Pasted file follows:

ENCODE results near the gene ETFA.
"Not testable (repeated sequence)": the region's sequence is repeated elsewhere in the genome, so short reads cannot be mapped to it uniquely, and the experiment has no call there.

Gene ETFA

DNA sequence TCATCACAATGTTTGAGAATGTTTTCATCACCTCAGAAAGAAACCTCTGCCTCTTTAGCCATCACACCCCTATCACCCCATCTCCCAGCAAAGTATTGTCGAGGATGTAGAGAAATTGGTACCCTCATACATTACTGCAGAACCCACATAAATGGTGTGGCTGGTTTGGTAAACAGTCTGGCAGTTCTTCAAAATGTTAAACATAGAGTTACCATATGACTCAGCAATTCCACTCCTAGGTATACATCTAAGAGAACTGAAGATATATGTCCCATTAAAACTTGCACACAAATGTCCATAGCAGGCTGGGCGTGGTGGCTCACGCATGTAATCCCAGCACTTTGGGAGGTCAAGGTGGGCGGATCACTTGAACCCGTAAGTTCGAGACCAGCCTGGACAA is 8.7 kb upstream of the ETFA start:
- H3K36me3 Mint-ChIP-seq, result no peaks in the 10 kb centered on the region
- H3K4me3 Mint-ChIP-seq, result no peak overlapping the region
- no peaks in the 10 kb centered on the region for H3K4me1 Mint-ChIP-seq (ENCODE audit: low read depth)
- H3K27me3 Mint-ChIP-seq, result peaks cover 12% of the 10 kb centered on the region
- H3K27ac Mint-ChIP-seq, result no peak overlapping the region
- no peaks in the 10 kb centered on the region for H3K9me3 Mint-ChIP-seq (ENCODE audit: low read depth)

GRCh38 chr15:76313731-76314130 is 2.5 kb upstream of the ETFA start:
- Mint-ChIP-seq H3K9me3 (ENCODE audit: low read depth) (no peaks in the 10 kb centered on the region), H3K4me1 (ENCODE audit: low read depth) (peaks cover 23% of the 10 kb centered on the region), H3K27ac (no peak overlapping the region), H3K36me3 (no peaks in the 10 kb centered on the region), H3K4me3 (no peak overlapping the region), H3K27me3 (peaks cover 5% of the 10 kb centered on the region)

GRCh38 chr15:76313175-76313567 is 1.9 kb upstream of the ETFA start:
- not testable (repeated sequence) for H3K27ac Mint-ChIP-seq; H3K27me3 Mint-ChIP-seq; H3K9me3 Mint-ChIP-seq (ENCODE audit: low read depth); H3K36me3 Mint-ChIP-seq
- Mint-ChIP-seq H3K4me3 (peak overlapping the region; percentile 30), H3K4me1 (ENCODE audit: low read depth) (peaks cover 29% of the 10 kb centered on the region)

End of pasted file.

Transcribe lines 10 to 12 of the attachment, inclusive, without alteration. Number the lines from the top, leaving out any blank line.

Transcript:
- no peaks in the 10 kb centered on the region for H3K9me3 Mint-ChIP-seq (ENCODE audit: low read depth)

GRCh38 chr15:76313731-76314130 is 2.5 kb upstream of the ETFA start:
- Mint-ChIP-seq H3K9me3 (ENCODE audit: low read depth) (no peaks in the 10 kb centered on the region), H3K4me1 (ENCODE audit: low read depth) (peaks cover 23% of the 10 kb centered on the region), H3K27ac (no peak overlapping the region), H3K36me3 (no peaks in the 10 kb centered on the region), H3K4me3 (no peak overlapping the region), H3K27me3 (peaks cover 5% of the 10 kb centered on the region)